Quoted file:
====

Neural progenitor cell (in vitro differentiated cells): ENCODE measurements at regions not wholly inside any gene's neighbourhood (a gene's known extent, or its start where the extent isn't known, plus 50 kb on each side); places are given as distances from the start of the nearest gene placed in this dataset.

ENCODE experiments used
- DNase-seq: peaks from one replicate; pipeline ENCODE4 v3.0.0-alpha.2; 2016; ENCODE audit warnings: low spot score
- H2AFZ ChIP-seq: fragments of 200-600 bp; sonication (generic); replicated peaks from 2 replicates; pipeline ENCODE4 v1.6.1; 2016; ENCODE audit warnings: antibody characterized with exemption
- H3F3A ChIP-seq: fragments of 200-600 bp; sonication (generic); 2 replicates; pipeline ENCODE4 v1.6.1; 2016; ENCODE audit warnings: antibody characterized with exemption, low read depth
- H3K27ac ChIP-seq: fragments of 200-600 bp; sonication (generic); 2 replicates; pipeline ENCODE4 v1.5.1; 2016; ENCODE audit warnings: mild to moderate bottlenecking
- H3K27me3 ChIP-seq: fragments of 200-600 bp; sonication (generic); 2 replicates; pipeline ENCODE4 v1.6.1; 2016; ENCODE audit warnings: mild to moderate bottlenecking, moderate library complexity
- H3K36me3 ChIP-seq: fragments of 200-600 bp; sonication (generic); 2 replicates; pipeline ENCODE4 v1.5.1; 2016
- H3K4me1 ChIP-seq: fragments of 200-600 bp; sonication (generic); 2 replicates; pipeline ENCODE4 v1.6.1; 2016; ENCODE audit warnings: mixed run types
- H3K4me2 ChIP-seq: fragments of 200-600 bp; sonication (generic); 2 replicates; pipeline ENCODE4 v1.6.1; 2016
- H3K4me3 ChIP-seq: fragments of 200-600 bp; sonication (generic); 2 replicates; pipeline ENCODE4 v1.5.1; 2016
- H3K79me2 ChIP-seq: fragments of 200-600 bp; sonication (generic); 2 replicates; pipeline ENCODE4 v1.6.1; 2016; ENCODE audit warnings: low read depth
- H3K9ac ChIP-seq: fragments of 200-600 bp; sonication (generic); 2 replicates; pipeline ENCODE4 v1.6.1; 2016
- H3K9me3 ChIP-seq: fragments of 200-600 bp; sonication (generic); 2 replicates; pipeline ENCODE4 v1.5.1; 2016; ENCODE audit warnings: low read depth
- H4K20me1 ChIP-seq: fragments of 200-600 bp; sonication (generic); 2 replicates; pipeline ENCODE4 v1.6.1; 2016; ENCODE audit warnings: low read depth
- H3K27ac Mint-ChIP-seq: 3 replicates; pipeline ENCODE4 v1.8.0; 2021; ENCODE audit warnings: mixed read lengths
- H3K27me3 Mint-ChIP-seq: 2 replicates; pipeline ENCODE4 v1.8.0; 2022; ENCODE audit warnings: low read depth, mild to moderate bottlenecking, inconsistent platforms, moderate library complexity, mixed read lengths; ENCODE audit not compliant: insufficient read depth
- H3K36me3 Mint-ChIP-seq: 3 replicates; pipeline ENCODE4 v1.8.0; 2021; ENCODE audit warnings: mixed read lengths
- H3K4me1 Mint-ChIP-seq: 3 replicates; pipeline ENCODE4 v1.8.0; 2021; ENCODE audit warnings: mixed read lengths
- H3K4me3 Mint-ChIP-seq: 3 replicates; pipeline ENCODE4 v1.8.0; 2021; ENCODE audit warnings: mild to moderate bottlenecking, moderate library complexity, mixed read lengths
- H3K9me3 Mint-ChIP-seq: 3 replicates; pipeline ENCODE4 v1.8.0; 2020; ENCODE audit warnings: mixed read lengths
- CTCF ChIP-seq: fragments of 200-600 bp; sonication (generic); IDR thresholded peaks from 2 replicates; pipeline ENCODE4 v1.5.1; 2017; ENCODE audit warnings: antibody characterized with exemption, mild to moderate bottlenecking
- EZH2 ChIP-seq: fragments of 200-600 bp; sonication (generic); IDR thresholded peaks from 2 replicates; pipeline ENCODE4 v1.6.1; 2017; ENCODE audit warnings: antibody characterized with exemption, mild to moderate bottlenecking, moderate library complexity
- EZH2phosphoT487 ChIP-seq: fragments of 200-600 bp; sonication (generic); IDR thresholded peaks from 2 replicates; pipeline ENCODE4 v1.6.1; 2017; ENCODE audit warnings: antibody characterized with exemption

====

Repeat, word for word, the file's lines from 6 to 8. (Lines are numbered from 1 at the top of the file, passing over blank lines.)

- H3K27ac ChIP-seq: fragments of 200-600 bp; sonication (generic); 2 replicates; pipeline ENCODE4 v1.5.1; 2016; ENCODE audit warnings: mild to moderate bottlenecking
- H3K27me3 ChIP-seq: fragments of 200-600 bp; sonication (generic); 2 replicates; pipeline ENCODE4 v1.6.1; 2016; ENCODE audit warnings: mild to moderate bottlenecking, moderate library complexity
- H3K36me3 ChIP-seq: fragments of 200-600 bp; sonication (generic); 2 replicates; pipeline ENCODE4 v1.5.1; 2016